Paranthropus boisei skull Click to enlarge image
A cast of a Paranthropus boisei skull OH 5. The skull was discovered in1959 by Mary Leakey in Olduvai Gorge, Tanzania and dates to about 1.8 million years old. This is the ‘type specimen’ or official representative of this species. It was originally classified as Zinjanthropus boisei and earned the nickname ‘Nutcracker Man’ because of its powerful jaws and large teeth. No lower jaw was found with this specimen. Image: Stuart Humphreys
© Australian Museum

The genus Paranthropus currently includes three species, Paranthropus boisei, Paranthropus robustus, and Paranthropus aethiopicus. They are collectively known as the ‘robusts’ because of their extremely large jaws and molar teeth. They are our distant ‘cousins’ rather than our direct relatives.

Background to discovery


Paranthropus aethiopicus lived between 2.3 and 2.7 million years ago. Paranthropus boisei and Paranthropus robustus lived between 1.0 and 2.3 million years ago.

3D interactive model of (Paranthropus aethiopicus)) skull cast

Photogrammetry scan of Paranthropus aethiopicus cast. View full screen on Pedestal 3D

Important fossil discoveries

In 1938, a schoolboy found some fossil fragments on a hillside at Kromdraai in South Africa. The fossils were brought to the attention of Robert Broom from the Transvaal Museum and Broom soon located more fragments, all from the same skull. Unique features of the skull included particularly large premolar and molar teeth and a robust or strongly built lower jaw, so Broom announced it as a new species Paranthropus robustus.

The first Paranthropus discovery in east Africa was made in 1959 by Mary Leakey. Since then, more than 300 Paranthropus fossils have been uncovered and three species are now included in the group.

Important specimens: Paranthropus robustus

  • SK 23 – a lower jaw discovered in Swartkrans, South Africa
  • SK 13/14 – an upper jaw discovered in Swartkrans, South Africa. This adolescent palate or upper jaw shows the eruption of the last molar teeth.
  • SK 50 – a right half of an adult male pelvis discovered inSwartkrans, South Africa
  • SK 48 – skull discovered in 1950 in Swartkrans, South Africa. This adult skull has been dated between 1.5 and 2 million years old. Accurate dates have been difficult to obtain for South African fossils because they lie in cave ground layers that have been disturbed by washed-in sediments and erosion of the cave roof.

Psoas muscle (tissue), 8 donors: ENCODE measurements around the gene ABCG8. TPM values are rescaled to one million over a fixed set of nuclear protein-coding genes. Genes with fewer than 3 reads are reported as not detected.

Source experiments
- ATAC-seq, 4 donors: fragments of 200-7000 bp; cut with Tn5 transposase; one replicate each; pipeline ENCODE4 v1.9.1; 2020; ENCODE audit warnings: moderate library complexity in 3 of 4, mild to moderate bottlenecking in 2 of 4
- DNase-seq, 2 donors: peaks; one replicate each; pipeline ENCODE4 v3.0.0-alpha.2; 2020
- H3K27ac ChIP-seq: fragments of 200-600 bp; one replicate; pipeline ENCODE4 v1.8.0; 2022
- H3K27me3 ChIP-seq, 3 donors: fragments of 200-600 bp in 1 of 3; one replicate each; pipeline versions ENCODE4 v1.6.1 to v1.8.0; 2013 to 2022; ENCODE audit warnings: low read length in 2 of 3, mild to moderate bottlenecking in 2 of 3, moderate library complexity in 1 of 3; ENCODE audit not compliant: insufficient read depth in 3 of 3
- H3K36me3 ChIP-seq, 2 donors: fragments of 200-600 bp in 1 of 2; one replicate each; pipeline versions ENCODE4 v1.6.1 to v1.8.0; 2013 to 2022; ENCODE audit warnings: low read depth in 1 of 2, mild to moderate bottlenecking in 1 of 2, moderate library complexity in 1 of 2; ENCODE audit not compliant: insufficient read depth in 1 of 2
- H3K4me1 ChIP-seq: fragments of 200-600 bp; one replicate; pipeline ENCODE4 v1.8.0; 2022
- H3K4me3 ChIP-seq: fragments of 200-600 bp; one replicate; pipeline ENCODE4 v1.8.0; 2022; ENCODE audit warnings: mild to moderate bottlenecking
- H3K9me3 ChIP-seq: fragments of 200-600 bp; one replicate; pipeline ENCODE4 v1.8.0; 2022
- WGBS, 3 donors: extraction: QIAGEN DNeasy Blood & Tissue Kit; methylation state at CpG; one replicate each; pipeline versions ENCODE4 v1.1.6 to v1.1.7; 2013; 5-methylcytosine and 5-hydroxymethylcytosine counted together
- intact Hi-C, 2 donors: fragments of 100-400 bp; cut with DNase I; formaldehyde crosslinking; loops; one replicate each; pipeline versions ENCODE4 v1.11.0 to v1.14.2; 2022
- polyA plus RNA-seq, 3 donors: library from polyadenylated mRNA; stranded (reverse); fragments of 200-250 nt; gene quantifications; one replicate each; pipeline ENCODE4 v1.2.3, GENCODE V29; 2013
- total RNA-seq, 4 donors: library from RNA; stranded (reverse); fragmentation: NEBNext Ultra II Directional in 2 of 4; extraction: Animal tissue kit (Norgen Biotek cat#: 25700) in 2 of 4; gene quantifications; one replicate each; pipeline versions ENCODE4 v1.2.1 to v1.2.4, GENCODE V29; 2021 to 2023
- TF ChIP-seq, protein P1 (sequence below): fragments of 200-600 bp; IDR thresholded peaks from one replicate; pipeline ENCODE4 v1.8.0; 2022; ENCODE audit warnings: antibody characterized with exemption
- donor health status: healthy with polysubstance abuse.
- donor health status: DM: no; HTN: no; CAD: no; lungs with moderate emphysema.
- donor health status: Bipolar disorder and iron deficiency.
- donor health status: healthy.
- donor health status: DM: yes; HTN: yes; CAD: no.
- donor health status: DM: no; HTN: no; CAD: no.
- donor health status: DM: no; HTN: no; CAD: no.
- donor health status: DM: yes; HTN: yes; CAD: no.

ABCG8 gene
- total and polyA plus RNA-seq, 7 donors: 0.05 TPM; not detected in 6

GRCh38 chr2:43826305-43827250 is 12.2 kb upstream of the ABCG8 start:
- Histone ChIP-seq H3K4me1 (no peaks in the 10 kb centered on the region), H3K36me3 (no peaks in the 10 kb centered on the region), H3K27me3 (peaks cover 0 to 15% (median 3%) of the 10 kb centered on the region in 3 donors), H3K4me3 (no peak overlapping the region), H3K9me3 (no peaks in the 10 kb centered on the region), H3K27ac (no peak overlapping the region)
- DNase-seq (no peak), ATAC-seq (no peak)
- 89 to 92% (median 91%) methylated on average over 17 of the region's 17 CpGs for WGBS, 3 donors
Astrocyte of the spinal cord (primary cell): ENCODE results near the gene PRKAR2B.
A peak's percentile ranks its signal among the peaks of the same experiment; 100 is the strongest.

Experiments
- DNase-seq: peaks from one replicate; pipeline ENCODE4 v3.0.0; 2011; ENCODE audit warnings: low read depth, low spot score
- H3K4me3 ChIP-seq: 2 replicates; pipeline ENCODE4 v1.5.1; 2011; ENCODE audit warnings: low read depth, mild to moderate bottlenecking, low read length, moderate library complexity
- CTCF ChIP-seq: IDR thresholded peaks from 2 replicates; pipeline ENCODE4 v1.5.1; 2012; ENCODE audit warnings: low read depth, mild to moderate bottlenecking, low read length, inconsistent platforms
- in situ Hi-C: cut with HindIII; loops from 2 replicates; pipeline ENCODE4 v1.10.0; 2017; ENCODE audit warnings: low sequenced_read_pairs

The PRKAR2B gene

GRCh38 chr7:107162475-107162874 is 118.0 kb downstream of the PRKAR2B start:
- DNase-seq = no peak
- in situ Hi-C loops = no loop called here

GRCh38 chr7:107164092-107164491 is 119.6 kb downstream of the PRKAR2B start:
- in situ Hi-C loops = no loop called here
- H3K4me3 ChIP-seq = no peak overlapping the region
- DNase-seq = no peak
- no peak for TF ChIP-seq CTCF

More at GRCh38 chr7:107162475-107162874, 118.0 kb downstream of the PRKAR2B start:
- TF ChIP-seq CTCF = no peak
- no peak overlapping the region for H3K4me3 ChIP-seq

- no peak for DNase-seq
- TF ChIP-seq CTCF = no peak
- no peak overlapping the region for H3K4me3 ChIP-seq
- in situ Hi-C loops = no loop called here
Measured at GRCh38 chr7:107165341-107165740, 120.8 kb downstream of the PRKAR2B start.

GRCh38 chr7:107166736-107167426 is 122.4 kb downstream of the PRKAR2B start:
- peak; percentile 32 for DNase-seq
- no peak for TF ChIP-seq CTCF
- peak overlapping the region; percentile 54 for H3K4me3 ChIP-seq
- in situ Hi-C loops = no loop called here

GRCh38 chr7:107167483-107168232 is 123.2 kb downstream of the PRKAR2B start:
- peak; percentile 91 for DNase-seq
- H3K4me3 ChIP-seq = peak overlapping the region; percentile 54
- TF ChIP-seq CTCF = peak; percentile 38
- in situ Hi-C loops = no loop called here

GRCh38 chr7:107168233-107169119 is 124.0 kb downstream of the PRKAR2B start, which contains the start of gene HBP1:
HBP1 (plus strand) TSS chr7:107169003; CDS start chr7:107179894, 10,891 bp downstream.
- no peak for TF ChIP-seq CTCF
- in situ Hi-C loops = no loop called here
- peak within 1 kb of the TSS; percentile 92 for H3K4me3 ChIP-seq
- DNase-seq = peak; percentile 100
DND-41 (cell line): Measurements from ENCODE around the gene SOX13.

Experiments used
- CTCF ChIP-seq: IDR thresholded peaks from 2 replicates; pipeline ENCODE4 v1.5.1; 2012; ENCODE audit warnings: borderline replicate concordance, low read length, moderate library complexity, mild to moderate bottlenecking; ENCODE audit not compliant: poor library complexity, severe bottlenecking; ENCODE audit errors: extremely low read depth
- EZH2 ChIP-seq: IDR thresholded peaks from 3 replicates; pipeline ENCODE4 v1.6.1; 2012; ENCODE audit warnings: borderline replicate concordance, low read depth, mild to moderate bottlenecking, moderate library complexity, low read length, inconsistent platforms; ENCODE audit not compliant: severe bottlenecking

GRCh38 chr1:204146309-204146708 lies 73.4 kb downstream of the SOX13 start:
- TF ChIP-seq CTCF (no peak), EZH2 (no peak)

Important specimens: Paranthropus boisei

  • L 74 – a 2.3-million-year-old lower jaw discovered in Omo, Ethiopia. This fossil is the most massive example of a jaw from this species.
  • KNM-ER 729 – a lower jaw of a male discovered in East Turkana, Kenya
  • OH 5 – skull discovered in 1959 by Mary Leakey in Olduvai Gorge, Tanzania
    Dated to 1.8 million years old, this is the ‘type specimen’ or official representative of this species. It was originally classified as Zinjanthropus boisei and earned the nickname ‘Nutcracker Man’ because of its powerful jaws and large teeth. Layers of volcanic sediment around this skull have enabled the reliable dating of this fossil.
  • KNM-ER 732 – a 1.7-million-year-old skull discovered in 1970 by Richard Leakey in Koobi Fora, East Turkana, Kenya. Compared with a male’s skull, this female has a smaller face and no sagittal crest along the top of the braincase.

Skull cast paranthropus boisei

Cast of KMN-ER 406. Almost complete skull of <i>Paranthropus boisei</i>. Features include sagittal and nuchal crests, a well-developed mastoid process, and a broad face. Brain size was around 510cc.

Image: -
© Australian Museum

Important specimens: Paranthropus aethiopicus

  • The ‘Black Skull’ KNM-WT 17000 discovered in 1985 by Alan Walker in West Turkana, Kenya. This 2.5 million-year-old skull has a very projecting face compared with the other, more recent Paranthropus species.
  • The type specimen is Omo 18, a toothless mandible discovered in 1968.

What the names mean

Paranthropus is based on the Greek words, ‘para’ meaning ‘beside’ or ‘near’ and ‘anthropus’ meaning ‘man’.

There are three species in the Paranthropus genus or group. The second word from each species’ scientific name is:

  • aethiopicus, after Ethiopia where the type specimen Omo 18 was discovered,